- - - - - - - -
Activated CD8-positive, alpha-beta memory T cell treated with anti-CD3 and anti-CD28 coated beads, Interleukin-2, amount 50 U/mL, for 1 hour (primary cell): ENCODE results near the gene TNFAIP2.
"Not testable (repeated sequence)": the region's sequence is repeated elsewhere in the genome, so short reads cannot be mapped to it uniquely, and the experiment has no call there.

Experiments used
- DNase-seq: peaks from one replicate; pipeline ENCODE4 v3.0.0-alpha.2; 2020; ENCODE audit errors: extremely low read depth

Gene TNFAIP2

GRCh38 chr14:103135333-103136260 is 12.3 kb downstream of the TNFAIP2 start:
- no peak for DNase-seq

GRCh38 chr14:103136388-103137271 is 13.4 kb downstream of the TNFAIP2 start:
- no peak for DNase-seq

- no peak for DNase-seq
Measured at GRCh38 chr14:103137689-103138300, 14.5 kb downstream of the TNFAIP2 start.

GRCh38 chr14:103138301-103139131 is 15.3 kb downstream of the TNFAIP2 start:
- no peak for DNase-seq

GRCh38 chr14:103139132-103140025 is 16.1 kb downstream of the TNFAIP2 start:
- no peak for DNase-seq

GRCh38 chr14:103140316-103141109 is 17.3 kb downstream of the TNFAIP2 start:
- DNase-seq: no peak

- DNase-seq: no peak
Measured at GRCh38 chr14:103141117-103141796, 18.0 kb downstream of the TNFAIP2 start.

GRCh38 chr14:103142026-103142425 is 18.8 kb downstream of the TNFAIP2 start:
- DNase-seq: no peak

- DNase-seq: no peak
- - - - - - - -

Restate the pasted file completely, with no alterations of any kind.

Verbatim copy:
Activated CD8-positive, alpha-beta memory T cell treated with anti-CD3 and anti-CD28 coated beads, Interleukin-2, amount 50 U/mL, for 1 hour (primary cell): ENCODE results near the gene TNFAIP2.
"Not testable (repeated sequence)": the region's sequence is repeated elsewhere in the genome, so short reads cannot be mapped to it uniquely, and the experiment has no call there.

Experiments used
- DNase-seq: peaks from one replicate; pipeline ENCODE4 v3.0.0-alpha.2; 2020; ENCODE audit errors: extremely low read depth

Gene TNFAIP2

GRCh38 chr14:103135333-103136260 is 12.3 kb downstream of the TNFAIP2 start:
- no peak for DNase-seq

GRCh38 chr14:103136388-103137271 is 13.4 kb downstream of the TNFAIP2 start:
- no peak for DNase-seq

- no peak for DNase-seq
Measured at GRCh38 chr14:103137689-103138300, 14.5 kb downstream of the TNFAIP2 start.

GRCh38 chr14:103138301-103139131 is 15.3 kb downstream of the TNFAIP2 start:
- no peak for DNase-seq

GRCh38 chr14:103139132-103140025 is 16.1 kb downstream of the TNFAIP2 start:
- no peak for DNase-seq

GRCh38 chr14:103140316-103141109 is 17.3 kb downstream of the TNFAIP2 start:
- DNase-seq: no peak

- DNase-seq: no peak
Measured at GRCh38 chr14:103141117-103141796, 18.0 kb downstream of the TNFAIP2 start.

GRCh38 chr14:103142026-103142425 is 18.8 kb downstream of the TNFAIP2 start:
- DNase-seq: no peak

- DNase-seq: no peak